Models must account for these and other physical properties, including matter – that is, water.
Besides moisture and momentum, “thunderstorms carry other things (carbon dioxide and other chemical species) through great depths of the atmosphere very quickly.”
Cumulus clouds, Randall says, make the upper troposphere wet by transporting water from its source, the oceans. “A lot of it will rain out along the way, but some of it is still left and it gets spread out up there and makes cirrus clouds, comprised largely of ice, which are very important for climate. We’re especially interested to see how storms that create cirrus affect the climate.”
Cirrus clouds block Earth’s infrared radiation from flowing out to space, and that tends to warm the climate, Randall says. “If we have more cirrus in the future, that will enhance warming. If we have less, it will reduce the warming.”
The GCRM also will give scientists new insights into tropical cyclones, “dangerous but very beautiful, very powerful storms that the GCRM will simulate quite well because of its extremely high resolution,” Randall says.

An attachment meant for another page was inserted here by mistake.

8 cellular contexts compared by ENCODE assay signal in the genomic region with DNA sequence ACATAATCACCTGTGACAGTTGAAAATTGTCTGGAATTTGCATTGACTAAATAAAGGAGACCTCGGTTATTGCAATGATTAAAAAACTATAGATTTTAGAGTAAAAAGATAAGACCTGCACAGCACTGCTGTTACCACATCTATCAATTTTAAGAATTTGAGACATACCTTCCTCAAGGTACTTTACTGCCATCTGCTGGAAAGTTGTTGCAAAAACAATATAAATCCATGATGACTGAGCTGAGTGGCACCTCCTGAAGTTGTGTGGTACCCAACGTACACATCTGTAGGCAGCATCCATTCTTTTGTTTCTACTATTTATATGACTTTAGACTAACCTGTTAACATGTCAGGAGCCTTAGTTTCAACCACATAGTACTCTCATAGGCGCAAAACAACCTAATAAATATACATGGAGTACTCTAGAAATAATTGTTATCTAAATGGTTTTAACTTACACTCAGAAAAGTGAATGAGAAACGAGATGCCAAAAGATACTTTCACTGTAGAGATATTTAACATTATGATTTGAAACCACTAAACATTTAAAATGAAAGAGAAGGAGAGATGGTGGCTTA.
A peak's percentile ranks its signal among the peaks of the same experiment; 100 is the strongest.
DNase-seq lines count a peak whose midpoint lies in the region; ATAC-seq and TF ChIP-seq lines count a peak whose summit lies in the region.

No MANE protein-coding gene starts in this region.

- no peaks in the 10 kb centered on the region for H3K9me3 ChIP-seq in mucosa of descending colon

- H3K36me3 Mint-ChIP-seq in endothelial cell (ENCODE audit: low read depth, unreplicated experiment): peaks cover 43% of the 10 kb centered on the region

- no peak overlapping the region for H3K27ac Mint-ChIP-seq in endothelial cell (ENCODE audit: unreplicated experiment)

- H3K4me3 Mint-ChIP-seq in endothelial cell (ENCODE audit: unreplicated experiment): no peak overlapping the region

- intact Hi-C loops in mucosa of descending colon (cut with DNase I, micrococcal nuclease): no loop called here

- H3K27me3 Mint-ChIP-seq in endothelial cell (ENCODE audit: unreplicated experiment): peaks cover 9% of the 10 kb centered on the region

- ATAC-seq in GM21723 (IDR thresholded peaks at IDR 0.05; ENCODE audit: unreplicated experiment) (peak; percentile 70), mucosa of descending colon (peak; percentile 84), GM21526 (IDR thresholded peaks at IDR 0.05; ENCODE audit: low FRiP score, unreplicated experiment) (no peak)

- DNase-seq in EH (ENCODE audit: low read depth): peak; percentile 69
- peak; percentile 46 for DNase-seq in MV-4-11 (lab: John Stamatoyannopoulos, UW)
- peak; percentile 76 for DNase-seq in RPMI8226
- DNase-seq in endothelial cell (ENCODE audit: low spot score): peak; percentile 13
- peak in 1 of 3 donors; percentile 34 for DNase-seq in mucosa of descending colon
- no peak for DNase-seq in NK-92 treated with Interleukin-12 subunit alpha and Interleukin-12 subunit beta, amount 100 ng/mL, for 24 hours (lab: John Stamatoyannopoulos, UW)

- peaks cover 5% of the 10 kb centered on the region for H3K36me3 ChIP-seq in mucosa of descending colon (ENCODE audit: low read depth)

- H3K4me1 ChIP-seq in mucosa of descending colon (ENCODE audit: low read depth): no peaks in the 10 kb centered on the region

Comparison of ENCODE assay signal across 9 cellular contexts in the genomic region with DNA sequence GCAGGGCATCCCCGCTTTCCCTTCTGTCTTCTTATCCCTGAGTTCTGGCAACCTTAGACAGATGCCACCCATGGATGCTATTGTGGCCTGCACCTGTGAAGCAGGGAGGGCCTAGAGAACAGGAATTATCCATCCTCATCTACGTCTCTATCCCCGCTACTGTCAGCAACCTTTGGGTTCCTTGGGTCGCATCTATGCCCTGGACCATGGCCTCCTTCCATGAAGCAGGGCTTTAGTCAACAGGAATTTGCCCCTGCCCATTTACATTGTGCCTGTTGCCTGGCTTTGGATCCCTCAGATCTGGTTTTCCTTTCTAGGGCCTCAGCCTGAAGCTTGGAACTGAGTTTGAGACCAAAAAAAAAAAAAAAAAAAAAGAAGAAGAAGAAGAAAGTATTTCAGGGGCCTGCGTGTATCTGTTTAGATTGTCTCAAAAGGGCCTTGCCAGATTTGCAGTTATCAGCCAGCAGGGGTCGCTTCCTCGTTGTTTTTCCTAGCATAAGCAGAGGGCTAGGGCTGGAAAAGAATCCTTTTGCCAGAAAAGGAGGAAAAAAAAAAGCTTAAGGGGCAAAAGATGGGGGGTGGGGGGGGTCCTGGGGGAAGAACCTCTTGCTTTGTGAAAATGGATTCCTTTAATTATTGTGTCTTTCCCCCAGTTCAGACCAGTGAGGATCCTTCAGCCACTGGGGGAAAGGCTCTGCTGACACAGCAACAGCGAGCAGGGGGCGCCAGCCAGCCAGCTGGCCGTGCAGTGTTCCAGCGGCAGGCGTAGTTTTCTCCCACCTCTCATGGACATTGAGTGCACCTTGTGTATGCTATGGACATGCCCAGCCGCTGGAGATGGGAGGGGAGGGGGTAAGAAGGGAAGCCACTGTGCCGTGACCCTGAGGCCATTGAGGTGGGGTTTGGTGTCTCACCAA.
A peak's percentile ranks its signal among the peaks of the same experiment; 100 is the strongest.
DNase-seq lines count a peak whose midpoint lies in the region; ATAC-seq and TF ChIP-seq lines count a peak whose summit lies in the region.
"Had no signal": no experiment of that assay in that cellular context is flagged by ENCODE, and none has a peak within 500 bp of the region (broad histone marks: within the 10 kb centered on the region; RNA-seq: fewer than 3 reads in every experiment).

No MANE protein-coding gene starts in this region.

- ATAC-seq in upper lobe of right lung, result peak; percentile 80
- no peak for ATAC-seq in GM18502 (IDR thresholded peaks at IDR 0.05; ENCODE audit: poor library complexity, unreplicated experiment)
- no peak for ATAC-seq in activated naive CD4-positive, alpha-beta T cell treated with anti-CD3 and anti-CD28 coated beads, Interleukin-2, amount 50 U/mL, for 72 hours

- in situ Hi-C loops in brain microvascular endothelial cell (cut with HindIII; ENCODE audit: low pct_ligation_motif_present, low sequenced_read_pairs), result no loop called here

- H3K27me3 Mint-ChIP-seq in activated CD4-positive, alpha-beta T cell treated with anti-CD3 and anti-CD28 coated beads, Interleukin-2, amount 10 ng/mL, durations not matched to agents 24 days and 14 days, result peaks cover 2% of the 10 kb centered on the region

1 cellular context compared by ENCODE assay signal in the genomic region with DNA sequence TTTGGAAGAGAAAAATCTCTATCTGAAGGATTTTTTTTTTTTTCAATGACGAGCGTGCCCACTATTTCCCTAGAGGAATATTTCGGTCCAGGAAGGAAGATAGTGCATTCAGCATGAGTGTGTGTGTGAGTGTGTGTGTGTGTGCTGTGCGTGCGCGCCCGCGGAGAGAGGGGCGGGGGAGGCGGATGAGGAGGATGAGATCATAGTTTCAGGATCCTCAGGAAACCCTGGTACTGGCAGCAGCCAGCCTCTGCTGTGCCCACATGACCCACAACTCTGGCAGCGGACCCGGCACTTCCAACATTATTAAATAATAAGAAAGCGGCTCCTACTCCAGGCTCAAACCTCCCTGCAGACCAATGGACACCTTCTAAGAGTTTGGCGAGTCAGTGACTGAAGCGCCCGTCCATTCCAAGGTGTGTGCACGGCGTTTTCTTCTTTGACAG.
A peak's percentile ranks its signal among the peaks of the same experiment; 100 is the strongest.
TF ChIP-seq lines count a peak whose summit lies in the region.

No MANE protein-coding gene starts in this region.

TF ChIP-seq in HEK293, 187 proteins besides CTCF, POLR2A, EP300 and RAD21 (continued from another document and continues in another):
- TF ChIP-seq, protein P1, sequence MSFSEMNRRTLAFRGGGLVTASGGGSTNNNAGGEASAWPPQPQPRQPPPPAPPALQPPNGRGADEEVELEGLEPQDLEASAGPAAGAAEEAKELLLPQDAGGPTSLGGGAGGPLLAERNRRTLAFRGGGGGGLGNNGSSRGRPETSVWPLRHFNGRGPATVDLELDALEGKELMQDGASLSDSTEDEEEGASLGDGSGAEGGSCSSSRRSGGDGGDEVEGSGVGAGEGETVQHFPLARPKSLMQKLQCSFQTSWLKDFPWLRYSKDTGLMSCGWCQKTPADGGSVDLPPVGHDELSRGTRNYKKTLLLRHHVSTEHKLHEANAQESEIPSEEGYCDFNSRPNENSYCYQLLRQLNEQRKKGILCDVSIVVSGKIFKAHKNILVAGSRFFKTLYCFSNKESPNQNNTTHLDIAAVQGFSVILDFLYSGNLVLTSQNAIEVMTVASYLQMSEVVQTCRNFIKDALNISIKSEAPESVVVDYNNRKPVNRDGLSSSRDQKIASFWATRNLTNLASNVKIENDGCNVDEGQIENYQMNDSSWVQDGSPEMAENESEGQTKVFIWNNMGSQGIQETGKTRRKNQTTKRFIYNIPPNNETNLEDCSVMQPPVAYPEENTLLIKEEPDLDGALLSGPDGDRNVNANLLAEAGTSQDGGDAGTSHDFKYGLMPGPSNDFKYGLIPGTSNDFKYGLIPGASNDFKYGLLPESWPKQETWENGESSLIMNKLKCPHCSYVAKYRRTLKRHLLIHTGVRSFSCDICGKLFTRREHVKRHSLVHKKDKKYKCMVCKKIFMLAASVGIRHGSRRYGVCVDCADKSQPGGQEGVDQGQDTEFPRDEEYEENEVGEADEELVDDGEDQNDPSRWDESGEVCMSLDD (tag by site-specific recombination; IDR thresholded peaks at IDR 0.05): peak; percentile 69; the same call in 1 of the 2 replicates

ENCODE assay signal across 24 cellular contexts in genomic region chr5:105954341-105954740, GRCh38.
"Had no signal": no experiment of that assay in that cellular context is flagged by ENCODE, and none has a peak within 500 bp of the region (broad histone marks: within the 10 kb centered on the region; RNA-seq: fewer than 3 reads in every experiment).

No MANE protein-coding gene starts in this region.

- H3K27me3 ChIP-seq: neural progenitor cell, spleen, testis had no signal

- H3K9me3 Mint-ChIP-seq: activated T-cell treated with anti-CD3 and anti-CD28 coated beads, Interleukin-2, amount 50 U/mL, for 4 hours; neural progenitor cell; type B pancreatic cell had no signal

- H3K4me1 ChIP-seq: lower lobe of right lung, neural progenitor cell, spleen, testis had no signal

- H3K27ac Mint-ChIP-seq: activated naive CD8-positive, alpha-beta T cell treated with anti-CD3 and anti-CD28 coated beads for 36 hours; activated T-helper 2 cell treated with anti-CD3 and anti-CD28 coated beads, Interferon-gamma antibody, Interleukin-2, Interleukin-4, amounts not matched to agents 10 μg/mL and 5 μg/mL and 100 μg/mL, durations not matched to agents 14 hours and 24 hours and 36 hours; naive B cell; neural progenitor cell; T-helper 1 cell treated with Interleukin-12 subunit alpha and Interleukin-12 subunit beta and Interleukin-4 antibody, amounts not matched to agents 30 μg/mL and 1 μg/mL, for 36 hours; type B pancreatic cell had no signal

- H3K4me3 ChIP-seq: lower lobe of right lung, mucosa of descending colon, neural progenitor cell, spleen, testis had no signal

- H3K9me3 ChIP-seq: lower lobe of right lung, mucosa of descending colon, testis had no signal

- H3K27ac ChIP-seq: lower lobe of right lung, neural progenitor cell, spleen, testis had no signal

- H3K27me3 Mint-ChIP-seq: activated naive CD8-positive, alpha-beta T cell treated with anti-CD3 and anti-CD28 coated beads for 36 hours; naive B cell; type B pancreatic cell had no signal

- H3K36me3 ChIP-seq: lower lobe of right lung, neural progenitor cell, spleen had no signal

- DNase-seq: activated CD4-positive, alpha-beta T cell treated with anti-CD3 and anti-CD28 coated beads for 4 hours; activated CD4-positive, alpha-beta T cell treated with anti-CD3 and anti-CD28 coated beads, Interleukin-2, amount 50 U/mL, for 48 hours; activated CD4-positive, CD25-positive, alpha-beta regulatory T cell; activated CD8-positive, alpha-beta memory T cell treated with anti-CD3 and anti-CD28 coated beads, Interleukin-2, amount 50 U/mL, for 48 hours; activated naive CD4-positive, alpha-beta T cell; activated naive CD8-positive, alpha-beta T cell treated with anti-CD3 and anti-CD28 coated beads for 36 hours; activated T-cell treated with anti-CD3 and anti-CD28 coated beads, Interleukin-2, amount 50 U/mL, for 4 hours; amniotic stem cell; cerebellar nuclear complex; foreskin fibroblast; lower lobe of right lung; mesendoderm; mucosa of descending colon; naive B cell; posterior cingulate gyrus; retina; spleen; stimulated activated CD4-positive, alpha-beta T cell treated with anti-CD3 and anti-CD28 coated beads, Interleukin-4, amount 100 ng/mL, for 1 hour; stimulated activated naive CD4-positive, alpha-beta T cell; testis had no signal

“Tropical cyclones are much bigger than thunderstorms, and in fact they contain many thunderstorms simultaneously. They affect the climate in part by cooling the sea surface as they move over the ocean”.
Besides Arakawa, Konor and Jung, Randall’s co-investigators are Colorado State’s Ross Heikes and Pacific Northwest National Laboratory’s Karen Schuchardt and Bruce Palmer. Randall also directs the Center for Multiscale Modeling of Atmospheric Processes, sponsored by the National Science Foundation.
The DOE work is part of the five-year Climate Change Prediction Program (CCPP) project, sponsored by DOE’s Office of Biological and Environmental Research. CCPP and SciDAC comprise the two cores of DOE’s Climate Modeling Program.
The simulations at ORNL enlist 2 million processor hours on Jaguar and are supported by DOE’s Innovative and Novel Computational Impact on Theory and Experiment (INCITE) program.
“These very high-powered computing systems that INCITE is making available are absolutely essential to the project,” Randall says. “We could not do this work without them.”
For now, Randall says, “the GCRM will do a few simulated weeks at most because computers aren’t fast enough to run any longer than that. But in the next couple of years we’ll be able to do whole years with the GCRM, 10-second chunks at a time.”
In the next 15 years, he predicts, forecasters will “be able to do decades and centuries with models like this.”